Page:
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Internal displacement in Côte d’Ivoire: a protection crisis

With the deepening political crisis in Côte d’Ivoire raising fears of a return to all-out conflict, the country’s estimated 500,000 internally displaced people (IDPs) face an increasingly precarious future. While South Africa’s mediation efforts have failed to narrow the gap between the government of President Laurent Gbagbo and the rebel Forces Nouvelles, and the transition period after the collapsed October 2005 elections giving particular cause for concern, many UN agencies and NGOs in the country have been finalising contingency plans for the “worst case scenario” entailing massive displacement and refugee flows into neighbouring countries.

07 November 2005 | Country Profile

IDMC

Profile of Internal Displacement: Cote d'Ivoire (November 2005)

With the deepening political crisis in Côte d’Ivoire raising fears of a return to all-out conflict, the country’s estimated 500,000 internally displaced people (IDPs) face an increasingly precarious future. While South Africa’s mediation efforts have failed to narrow the gap between the government of President Laurent Gbagbo and the rebel Forces Nouvelles, and the transition period after the collapsed October 2005 elections giving particular cause for concern, many UN agencies and NGOs in the country have been finalising contingency plans for the “worst case scenario” entailing massive displacement and refugee flows into neighbouring countries.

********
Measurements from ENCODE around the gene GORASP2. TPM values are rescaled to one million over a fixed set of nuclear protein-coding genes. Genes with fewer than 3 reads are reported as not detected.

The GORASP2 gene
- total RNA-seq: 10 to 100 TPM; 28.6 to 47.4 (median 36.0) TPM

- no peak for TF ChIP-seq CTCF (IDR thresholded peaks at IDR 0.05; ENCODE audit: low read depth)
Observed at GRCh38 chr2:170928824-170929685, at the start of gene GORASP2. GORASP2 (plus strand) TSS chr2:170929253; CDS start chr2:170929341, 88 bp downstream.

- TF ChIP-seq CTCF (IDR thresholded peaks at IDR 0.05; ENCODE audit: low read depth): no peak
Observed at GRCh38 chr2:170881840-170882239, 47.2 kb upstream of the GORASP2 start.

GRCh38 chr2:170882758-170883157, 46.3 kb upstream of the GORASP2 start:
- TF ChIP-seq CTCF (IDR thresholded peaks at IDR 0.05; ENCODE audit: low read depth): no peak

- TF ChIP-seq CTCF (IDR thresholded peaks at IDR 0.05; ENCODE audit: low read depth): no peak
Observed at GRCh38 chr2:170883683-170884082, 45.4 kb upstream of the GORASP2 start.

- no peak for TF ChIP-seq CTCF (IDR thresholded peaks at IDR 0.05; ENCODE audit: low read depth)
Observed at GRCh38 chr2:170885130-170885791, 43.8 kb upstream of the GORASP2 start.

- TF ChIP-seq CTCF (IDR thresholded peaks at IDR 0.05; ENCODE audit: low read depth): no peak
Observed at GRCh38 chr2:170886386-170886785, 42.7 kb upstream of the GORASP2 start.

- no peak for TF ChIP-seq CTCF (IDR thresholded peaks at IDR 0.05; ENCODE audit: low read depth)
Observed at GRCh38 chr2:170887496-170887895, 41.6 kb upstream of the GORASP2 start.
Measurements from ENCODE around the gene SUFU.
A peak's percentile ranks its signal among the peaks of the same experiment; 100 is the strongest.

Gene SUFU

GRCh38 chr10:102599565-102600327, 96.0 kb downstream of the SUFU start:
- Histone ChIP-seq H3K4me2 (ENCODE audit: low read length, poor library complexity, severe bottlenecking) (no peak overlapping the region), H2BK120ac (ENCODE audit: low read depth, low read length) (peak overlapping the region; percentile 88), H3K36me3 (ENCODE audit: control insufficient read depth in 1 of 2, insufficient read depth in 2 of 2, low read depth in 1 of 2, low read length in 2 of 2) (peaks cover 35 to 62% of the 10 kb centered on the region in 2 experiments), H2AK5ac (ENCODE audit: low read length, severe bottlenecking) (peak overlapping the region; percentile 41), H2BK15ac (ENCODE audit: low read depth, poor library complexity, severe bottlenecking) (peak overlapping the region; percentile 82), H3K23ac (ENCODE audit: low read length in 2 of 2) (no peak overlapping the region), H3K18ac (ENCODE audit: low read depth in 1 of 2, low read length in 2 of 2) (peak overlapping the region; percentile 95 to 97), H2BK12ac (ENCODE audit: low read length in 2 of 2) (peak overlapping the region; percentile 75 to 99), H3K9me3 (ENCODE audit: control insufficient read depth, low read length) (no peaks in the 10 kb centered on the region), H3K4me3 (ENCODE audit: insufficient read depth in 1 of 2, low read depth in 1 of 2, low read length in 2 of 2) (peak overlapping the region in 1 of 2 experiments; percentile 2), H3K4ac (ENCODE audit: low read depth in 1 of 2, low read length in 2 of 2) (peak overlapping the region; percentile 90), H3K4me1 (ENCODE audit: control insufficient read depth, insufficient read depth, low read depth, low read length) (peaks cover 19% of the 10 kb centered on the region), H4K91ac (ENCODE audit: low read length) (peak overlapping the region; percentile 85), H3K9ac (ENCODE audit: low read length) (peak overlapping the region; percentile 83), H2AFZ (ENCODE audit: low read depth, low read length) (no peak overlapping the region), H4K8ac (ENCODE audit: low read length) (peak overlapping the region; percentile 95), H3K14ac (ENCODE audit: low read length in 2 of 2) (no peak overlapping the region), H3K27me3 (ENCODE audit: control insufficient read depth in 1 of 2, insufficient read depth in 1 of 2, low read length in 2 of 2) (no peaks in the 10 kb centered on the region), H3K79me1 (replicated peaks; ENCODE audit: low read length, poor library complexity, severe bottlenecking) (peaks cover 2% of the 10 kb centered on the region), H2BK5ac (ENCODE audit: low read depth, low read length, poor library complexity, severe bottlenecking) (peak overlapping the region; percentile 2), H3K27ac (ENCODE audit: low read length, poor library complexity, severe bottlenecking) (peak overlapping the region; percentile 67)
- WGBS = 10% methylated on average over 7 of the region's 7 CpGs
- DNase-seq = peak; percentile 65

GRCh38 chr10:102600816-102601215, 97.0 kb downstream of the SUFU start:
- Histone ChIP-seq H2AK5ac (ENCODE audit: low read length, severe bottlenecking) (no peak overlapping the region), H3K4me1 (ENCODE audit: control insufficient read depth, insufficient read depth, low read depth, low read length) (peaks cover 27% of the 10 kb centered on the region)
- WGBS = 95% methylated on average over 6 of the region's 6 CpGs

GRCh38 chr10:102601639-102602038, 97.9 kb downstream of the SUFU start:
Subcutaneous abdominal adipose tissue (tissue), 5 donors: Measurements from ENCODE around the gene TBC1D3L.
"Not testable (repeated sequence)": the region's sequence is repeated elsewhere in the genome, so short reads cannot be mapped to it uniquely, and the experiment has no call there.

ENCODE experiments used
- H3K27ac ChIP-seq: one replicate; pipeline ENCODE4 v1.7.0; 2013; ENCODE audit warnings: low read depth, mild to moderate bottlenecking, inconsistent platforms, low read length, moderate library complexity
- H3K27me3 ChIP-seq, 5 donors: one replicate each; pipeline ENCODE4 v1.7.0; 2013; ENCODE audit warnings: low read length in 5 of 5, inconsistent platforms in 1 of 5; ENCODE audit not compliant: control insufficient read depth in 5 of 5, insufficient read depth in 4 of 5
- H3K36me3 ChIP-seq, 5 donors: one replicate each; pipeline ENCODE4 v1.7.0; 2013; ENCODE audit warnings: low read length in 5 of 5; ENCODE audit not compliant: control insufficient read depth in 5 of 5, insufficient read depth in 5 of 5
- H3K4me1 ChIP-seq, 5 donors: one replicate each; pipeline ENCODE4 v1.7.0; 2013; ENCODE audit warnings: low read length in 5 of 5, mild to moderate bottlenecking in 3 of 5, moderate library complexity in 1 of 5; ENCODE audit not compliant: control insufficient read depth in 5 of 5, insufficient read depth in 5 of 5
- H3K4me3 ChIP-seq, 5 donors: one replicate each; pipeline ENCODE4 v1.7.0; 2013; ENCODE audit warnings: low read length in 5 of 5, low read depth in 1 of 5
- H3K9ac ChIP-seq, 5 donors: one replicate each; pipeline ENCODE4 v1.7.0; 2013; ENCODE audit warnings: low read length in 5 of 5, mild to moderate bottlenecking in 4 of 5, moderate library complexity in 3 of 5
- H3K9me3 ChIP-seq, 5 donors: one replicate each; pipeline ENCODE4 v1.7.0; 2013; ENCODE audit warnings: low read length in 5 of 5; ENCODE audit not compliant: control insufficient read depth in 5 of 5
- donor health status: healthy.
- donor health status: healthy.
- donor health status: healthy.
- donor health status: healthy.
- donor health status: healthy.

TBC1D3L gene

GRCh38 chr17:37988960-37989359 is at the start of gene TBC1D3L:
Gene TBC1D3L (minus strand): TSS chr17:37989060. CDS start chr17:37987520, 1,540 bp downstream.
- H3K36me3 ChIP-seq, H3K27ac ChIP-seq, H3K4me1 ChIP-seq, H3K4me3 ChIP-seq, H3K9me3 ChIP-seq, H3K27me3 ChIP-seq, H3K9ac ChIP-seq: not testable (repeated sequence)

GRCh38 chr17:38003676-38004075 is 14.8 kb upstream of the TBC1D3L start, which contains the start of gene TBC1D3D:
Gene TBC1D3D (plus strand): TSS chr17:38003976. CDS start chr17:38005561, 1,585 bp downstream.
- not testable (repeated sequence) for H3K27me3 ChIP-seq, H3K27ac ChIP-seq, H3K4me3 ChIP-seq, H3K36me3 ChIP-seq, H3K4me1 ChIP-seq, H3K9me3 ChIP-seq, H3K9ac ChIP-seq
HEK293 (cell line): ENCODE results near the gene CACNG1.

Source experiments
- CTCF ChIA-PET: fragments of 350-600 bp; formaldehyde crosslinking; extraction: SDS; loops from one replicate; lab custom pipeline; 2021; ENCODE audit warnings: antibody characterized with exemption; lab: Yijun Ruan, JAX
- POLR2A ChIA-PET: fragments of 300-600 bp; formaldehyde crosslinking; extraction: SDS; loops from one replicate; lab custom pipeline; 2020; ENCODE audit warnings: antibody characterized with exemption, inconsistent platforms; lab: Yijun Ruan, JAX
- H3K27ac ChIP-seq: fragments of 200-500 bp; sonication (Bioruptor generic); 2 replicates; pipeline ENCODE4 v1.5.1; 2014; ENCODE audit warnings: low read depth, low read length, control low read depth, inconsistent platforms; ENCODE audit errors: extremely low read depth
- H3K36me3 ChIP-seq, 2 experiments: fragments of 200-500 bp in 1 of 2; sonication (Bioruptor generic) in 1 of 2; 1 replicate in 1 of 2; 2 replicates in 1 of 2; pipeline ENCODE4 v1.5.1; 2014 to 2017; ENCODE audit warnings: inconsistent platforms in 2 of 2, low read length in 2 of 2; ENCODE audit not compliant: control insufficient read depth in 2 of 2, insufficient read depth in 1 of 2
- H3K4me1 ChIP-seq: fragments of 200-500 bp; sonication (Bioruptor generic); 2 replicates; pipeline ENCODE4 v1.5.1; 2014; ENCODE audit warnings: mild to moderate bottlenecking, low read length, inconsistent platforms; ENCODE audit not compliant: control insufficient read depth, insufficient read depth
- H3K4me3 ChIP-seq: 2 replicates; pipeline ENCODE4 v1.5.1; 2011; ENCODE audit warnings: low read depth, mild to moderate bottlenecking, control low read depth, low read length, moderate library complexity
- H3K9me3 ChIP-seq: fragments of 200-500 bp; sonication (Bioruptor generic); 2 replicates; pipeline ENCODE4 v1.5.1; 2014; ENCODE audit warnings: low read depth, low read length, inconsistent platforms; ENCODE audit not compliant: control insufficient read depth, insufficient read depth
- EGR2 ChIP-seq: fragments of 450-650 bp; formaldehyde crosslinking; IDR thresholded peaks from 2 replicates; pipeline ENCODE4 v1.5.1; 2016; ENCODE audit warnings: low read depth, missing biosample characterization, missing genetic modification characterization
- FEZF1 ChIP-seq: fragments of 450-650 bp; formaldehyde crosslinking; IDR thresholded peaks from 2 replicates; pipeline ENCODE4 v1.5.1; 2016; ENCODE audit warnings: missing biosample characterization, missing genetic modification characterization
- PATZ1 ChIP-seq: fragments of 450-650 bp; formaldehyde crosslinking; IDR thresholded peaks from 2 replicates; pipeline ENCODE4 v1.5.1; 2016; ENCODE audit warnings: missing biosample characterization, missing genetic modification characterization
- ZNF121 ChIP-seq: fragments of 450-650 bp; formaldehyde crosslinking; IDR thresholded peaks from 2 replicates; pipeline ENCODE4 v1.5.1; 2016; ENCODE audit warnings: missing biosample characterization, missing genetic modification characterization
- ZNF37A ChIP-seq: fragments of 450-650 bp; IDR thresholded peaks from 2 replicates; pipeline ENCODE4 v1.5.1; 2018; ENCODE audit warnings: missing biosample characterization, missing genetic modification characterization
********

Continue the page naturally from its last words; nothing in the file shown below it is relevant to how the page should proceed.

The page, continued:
07 November 2005 | Country Profile

Internal displacement in Côte d'Ivoire: a protection crisis

IDMC provides recommended solutions to protect Cote d'Ivoire's internally displaced people as deepening political crisis causes fear of a return to all-out conflict and an increasingly precarious future for IDPs

01 November 2005 | Publication

IDMC

Profile of Internal Displacement: Cote d'Ivoire (May 2005)

After more than two years of intermittent conflict that effectively split Côte d’Ivoire in half and sparked fears of ethnic cleansing, the country’s 500,000 IDPs may finally have a glimmer of hope for a more peaceful future. A shaky peace process, pushed in recent months by South African president Thabo Mbeki, has gained some momentum. Ivorian president Laurent Gbagbo has bowed to international pressure to allow his main rival, Alassane Ouattara, to stand against him in elections scheduled for October 2005.

10 May 2005 | Country Profile

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